Tuesday, September 17, 2019

Those who can, do.

Those who can, do.
Those who can't, teach.
paraphrased from George Bernard Shaw

I have always found the best teachers are those who not only "can," but actually do, and are thoughtful and articulate enough to share their wisdom and experience. It is with that spirit that I endeavored to teach, alongside Shirley Frank, an advanced class in the use of the Innova Long Arm software system that they call Mach3, or Autopilot.
It was a 3-day class for people who are using this amazing software system associated with Innova's professional long arm machines. We gathered in my quilting studio and reviewed all the system is meant to do, and shared our tips on how to make it do weird creative things in addition. The group varied from 4 to 7 people by day, which seemed perfect; few enough to meet individual needs, but many enough to have creative ideas streaming.
In addition, there may have been a bit of shopping from the bolts of staples that I keep on hand, mostly for backing, but also for fun. One of the students managed to find one of my favorite bolts of Dear Stella fabric, which I call "Ginger Sailors," and so I bid good-bye to a few yards of this beauty, amongst others.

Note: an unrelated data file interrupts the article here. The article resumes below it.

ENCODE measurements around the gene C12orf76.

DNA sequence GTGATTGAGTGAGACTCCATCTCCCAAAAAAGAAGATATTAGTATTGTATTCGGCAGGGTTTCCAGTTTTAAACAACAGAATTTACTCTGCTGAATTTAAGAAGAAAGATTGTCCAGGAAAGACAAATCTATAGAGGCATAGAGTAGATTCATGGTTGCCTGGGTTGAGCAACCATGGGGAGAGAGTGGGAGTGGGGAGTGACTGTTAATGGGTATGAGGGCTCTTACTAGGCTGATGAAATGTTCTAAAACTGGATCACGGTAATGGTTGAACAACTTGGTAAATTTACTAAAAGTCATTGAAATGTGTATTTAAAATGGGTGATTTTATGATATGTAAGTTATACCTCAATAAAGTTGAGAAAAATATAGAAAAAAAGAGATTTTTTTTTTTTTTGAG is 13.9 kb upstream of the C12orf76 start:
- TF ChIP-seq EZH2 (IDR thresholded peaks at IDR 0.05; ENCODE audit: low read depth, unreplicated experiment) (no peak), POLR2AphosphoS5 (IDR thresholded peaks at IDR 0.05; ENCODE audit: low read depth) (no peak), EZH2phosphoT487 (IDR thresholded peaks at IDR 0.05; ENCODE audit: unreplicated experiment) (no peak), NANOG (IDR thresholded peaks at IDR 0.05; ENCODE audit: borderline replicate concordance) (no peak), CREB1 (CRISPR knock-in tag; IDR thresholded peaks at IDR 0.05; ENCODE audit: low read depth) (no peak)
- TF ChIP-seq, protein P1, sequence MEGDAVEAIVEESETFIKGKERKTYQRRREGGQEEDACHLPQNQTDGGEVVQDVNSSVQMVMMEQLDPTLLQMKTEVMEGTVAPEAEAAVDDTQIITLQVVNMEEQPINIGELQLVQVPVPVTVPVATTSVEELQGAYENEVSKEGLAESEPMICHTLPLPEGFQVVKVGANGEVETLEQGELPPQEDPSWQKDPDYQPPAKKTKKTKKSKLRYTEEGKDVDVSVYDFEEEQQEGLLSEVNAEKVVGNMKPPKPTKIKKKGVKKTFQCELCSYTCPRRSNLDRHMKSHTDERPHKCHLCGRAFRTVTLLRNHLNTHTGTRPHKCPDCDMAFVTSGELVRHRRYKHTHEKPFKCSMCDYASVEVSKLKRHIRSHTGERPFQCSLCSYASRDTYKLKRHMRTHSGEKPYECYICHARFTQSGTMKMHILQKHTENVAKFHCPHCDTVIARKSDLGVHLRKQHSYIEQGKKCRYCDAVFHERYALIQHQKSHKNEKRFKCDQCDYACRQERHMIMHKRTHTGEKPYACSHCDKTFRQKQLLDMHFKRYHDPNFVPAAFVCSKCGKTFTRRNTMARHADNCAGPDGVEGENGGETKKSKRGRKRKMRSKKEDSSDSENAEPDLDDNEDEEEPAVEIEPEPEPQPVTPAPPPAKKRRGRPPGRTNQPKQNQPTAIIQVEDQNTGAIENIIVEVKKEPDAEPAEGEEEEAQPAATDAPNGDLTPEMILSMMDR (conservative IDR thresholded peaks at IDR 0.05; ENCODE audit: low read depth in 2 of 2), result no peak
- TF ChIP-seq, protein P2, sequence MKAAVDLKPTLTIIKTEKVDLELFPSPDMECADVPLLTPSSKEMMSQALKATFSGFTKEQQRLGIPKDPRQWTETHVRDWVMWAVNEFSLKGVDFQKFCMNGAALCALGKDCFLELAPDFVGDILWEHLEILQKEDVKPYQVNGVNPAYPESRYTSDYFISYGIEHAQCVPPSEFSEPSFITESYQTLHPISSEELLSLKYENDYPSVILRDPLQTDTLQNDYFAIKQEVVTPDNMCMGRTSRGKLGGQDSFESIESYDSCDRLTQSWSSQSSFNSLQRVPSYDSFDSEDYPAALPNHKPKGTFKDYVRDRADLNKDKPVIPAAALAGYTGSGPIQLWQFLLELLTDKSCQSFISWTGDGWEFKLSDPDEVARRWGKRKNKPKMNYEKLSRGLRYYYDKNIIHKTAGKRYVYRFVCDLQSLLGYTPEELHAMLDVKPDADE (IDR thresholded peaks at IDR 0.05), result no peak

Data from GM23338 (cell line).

Meanwhile, I've been stretching my quilting muscles by experimenting a little with off-label uses of the software, (have you ever met me?) and come up with some tricks and twists. Here are a few glimpses of the fun I've been having.

 This was my interpretation of Joyce Lundrigan's (Methodist Hill Quilt Studio,) Double Wedding Log Cabin. It was a breeze to piece, and a delightful challenge to quilt. It came out better than I'd hoped and I learned a lot along the way.

This crazy wholecloth was an impulse quilt that Shirley and I pulled off the night before our class. What made me start such a project the night before 3 days of classes? Nothing other than poor judgement, but there it is. It finished at 1:30AM after a lot of "learning," and I'm still not sorry. One of these days I'll reload it, put some cornerstone quilting in, and then maybe hang it. Which side is up though? Which color? It is, if you didn't recognize it, a Karlee Porter design, which I highly recommend. Just not when you haven't the time to figure out the intricacies of it. Really.